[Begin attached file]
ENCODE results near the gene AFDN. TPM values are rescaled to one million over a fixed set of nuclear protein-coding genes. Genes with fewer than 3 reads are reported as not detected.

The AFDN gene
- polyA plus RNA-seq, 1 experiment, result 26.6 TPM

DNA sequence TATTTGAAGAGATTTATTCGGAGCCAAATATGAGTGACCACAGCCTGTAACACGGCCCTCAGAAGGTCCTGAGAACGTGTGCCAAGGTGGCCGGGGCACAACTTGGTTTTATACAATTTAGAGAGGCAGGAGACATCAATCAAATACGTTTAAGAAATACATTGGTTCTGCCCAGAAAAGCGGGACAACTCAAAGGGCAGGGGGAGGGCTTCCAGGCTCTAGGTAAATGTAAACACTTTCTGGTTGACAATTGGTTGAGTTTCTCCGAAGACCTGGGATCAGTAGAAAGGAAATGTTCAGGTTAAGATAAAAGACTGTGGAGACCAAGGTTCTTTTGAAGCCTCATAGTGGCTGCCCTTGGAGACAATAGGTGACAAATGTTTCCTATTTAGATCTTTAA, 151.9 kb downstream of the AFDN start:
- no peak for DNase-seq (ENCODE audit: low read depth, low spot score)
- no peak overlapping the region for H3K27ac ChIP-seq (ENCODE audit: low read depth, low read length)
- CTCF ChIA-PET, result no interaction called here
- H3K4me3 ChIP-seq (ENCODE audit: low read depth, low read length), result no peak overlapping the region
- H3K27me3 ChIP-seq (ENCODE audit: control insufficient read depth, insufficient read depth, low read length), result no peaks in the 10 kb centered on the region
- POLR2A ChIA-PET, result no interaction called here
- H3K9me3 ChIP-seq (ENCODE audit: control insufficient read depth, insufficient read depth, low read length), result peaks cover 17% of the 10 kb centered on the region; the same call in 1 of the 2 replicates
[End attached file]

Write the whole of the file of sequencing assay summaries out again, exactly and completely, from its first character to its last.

ENCODE results near the gene AFDN. TPM values are rescaled to one million over a fixed set of nuclear protein-coding genes. Genes with fewer than 3 reads are reported as not detected.

The AFDN gene
- polyA plus RNA-seq, 1 experiment, result 26.6 TPM

DNA sequence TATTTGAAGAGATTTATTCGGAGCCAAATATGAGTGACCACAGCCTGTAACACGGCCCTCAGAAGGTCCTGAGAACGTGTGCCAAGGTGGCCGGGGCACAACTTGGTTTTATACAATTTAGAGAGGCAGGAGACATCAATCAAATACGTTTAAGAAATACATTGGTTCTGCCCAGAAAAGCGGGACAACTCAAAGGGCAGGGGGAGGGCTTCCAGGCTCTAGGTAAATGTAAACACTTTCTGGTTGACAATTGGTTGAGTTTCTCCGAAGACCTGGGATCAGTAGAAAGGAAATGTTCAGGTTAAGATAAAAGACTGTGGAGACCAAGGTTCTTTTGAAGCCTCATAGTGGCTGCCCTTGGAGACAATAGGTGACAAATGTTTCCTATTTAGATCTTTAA, 151.9 kb downstream of the AFDN start:
- no peak for DNase-seq (ENCODE audit: low read depth, low spot score)
- no peak overlapping the region for H3K27ac ChIP-seq (ENCODE audit: low read depth, low read length)
- CTCF ChIA-PET, result no interaction called here
- H3K4me3 ChIP-seq (ENCODE audit: low read depth, low read length), result no peak overlapping the region
- H3K27me3 ChIP-seq (ENCODE audit: control insufficient read depth, insufficient read depth, low read length), result no peaks in the 10 kb centered on the region
- POLR2A ChIA-PET, result no interaction called here
- H3K9me3 ChIP-seq (ENCODE audit: control insufficient read depth, insufficient read depth, low read length), result peaks cover 17% of the 10 kb centered on the region; the same call in 1 of the 2 replicates